This is where research ahead of time about the company and its culture will come in very handy. Learning what are some of the key challenges ahead of the interview and also asking what they are during the interview will help you prepare to answer “why they should hire you.” If you can smoothly highlight what you like about the company’s culture and provide specifics, that will be very helpful. Focus on what you can do for them, not what the company can do for you. Offering ideas of how the company can improve and the ways you could implement your suggestions is another strategic way to answer that makes it clear you have done your homework.
Since many introverts take longer than extroverts to process and convey their thoughts, practicing your answers to questions you are likely to be asked should bear fruit in your interview. Finding a friend or family member to practice with and who can offer constructive feedback, can help you refine your answers before the big day.
Don’t Avoid the I-Word
Other questions likely to come up at a job interview will cover what you see as your strengths and weaknesses. In this context, don’t be afraid to mention you are an introvert and highlight the positive side of that part of your personality.
This could include sharing about how you are a careful listener who processes information deeply before weighing in on a sensitive work subject. You could also talk about how you have pushed past shyness in previous work situations to take an important stand when necessary.
Questions about how you would behave in certain hypothetical work situations are another frequent opportunity to divulge that you are introverted. Having thought through these types of inquiries ahead of time and preparing concrete examples to share should produce good results. You may even discover as you open up that your interviewer is introverted too, which can help strengthen your connection with them.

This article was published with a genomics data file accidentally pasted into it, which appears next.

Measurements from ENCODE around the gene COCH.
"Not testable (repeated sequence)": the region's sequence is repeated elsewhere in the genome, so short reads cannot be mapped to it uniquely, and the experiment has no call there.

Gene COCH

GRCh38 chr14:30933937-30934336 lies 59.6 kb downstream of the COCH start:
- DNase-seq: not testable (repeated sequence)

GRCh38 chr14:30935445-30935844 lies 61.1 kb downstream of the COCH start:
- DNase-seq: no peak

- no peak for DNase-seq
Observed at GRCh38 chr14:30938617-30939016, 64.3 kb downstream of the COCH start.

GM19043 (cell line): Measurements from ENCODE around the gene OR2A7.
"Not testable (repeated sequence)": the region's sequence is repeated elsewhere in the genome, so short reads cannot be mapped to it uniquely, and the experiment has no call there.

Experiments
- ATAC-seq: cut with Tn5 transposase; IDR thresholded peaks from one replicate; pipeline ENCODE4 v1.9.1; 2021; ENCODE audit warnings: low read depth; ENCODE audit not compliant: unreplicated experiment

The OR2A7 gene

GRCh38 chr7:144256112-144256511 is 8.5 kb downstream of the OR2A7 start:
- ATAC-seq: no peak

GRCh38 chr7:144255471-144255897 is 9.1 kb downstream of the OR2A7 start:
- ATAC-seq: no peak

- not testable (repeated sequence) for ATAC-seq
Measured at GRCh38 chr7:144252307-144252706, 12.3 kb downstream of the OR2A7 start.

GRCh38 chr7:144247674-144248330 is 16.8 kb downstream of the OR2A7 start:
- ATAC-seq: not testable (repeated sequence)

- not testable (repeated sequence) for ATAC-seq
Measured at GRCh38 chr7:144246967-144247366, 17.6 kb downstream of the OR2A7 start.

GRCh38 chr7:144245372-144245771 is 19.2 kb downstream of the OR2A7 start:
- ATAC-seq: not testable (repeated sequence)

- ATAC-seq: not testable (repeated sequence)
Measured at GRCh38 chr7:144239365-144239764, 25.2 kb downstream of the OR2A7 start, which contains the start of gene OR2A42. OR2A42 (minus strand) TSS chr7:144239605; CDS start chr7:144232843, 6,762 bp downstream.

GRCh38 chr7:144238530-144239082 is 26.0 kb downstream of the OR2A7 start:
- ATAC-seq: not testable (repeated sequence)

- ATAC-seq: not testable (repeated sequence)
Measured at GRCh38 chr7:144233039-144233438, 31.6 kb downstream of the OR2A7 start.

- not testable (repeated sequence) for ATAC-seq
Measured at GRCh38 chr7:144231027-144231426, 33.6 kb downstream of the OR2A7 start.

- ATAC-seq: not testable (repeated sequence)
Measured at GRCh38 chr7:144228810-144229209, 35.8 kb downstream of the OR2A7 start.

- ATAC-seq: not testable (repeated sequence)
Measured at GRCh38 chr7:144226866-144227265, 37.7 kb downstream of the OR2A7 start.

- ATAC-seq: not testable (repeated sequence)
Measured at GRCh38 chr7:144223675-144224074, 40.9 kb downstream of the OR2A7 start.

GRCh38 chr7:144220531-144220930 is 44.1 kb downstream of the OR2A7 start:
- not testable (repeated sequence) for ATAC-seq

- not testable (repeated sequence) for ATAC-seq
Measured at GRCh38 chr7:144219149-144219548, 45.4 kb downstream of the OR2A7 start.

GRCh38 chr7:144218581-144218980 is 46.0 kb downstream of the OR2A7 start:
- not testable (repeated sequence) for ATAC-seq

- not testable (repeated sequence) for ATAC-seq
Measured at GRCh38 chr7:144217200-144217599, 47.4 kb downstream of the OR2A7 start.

These recommendations are great starting points if you are an introvert wanting to progress in your career, but it is important to understand that dreading job interviews will not help make that happen.
With proper preparation and increased confidence as a result, you will be poised to thrive the next time you pursue your dream job opportunity. Be sure to visit our blog to learn more about what attributes companies are looking for in their new hires and for other tips on how to grow professionally.
By Fernando Ortiz-Barbachano
President and CEO of Barbachano International (BIP), the Human Capital Solutions leader in Mexico, Latin America, and the USA, offering high-impact executive search, executive coaching, and outplacement.
At Barbachano International, we understand the importance of recruiting and the return on investment that top talent can deliver for you. With 27 years in the industry, we know firsthand how imperative it is for an organization to have the right people to achieve its business objectives. We help you avoid painful hiring mistakes and reduce turnover by identifying top performers for your team that result in long-term success.